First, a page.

Award winning author and photographer Deborah Willis' latest work of art, “Posing Beauty: African American Images from the 1890's to the Present,” visually brings us back to a time that was much different than it is now, but really the same.
Reward notice for a runaway slave named Dolly, ca. 1863 (Image: W.W. Norton & Co.)
Part of Willis' inspiration for her new book she says comes from her fascination of the way people pose. Published by Norton & Co., the book “Explores the ways in which our contemporary understanding of beauty has been informed by photographers and artists,” Willis explains.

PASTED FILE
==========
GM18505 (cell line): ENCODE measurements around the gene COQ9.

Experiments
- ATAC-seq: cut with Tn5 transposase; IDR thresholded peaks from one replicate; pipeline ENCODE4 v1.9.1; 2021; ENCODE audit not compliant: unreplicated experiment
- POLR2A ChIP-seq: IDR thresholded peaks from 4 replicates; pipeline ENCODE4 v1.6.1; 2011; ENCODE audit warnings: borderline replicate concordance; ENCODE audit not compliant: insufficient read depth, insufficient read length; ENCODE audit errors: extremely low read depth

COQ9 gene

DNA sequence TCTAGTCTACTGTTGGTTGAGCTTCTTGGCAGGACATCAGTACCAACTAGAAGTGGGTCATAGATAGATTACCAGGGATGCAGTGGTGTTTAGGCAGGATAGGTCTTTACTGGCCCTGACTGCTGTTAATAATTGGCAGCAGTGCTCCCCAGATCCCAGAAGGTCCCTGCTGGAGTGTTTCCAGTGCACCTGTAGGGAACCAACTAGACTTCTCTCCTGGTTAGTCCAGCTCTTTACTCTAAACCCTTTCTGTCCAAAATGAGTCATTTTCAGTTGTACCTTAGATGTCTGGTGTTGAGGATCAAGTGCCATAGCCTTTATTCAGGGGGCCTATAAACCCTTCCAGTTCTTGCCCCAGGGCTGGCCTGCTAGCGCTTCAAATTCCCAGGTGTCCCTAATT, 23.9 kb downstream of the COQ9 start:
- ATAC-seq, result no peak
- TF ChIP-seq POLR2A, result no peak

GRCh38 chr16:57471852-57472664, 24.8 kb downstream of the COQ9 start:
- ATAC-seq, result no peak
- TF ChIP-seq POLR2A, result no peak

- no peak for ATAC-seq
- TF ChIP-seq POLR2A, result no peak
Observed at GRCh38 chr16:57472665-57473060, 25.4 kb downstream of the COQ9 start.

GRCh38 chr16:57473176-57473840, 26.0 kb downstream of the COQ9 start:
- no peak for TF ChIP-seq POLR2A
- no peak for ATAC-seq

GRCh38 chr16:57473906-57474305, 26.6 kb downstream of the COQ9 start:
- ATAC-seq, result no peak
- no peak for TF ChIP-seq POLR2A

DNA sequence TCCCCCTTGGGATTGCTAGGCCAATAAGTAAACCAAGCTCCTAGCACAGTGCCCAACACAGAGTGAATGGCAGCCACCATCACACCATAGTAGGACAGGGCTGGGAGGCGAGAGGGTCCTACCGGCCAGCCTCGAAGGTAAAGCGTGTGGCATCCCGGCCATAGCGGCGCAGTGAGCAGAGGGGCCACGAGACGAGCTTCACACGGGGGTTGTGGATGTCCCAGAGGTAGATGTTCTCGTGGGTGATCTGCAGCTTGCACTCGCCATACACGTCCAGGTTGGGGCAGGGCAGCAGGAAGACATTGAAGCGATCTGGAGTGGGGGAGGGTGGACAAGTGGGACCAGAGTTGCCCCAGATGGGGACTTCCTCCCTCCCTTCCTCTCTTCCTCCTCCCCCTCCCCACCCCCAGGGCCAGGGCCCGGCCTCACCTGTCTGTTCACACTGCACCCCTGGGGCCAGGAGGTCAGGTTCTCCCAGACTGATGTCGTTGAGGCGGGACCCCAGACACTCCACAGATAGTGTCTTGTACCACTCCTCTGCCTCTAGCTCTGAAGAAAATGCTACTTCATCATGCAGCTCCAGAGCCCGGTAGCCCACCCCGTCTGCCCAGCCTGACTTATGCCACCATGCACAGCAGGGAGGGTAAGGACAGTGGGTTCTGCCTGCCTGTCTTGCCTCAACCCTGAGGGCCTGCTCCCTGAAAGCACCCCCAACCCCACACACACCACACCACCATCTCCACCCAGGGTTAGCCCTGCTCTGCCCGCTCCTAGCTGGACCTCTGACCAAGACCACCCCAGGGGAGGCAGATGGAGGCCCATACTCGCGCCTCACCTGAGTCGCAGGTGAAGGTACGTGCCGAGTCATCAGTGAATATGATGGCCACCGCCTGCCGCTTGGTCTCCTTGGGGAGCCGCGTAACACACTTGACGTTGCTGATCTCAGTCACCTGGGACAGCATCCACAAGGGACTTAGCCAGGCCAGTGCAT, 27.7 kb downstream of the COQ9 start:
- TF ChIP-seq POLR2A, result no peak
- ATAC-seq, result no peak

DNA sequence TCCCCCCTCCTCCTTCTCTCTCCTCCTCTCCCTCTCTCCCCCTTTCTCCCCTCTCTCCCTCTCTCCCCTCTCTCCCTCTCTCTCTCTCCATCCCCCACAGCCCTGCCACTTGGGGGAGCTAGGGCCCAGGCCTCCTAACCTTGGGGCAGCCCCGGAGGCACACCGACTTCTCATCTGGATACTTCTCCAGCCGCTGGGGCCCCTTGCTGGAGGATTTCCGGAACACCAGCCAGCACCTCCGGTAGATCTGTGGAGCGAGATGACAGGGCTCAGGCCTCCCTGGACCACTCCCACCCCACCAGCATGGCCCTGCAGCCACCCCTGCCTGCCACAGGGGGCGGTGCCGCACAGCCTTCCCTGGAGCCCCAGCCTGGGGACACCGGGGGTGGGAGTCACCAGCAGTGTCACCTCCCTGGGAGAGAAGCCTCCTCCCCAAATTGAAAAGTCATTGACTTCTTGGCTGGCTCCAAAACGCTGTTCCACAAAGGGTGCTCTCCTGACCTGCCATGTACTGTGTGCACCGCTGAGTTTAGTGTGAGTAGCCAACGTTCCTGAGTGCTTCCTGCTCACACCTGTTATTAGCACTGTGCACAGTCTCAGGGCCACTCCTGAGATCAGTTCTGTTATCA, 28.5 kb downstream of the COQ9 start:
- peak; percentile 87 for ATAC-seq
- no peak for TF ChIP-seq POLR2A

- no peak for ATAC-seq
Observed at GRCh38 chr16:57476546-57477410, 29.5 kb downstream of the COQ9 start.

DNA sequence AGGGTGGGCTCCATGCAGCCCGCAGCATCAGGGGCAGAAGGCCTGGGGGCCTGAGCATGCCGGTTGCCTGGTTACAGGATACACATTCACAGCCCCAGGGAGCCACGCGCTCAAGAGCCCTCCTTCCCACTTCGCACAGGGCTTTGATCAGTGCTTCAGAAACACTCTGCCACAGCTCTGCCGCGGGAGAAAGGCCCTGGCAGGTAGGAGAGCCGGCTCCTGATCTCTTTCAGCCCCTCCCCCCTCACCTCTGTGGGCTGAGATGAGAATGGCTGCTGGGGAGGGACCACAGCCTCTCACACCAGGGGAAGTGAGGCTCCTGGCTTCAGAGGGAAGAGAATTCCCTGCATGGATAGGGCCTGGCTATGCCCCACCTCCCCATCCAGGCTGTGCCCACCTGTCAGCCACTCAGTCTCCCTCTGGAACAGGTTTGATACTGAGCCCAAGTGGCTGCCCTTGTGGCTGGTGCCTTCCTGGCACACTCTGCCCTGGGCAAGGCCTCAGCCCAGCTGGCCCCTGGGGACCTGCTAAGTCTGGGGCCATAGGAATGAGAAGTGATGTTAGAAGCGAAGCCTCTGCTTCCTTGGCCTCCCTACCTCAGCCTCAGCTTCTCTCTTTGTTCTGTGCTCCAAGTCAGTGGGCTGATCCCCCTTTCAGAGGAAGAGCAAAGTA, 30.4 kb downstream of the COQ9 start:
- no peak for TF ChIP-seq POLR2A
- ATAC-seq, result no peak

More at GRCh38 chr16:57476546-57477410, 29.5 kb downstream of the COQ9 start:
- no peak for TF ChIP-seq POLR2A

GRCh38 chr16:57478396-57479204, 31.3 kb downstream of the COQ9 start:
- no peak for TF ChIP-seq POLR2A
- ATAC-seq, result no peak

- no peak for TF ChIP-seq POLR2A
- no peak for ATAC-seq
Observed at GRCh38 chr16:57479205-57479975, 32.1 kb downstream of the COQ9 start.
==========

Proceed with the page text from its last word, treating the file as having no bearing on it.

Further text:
Negro boys on Easter morning, April 1941, by Russell Lee (Image: W.W. Norton & Co.)
Following a request through her secretary, Willis made time to speak with The Huffington Post to discuss what it once meant, and what it means now, to be black and beautiful in America.
Four women, Atlantic City, ca 1960's, by John W. Mosley (Image: W.W. Norton & Co.)
“Goodness is beauty. It reflects in people's attitude, and sense of style. That's basically how I consider and recognize beauty. I'm not defining it. I'm reflecting.” (read more)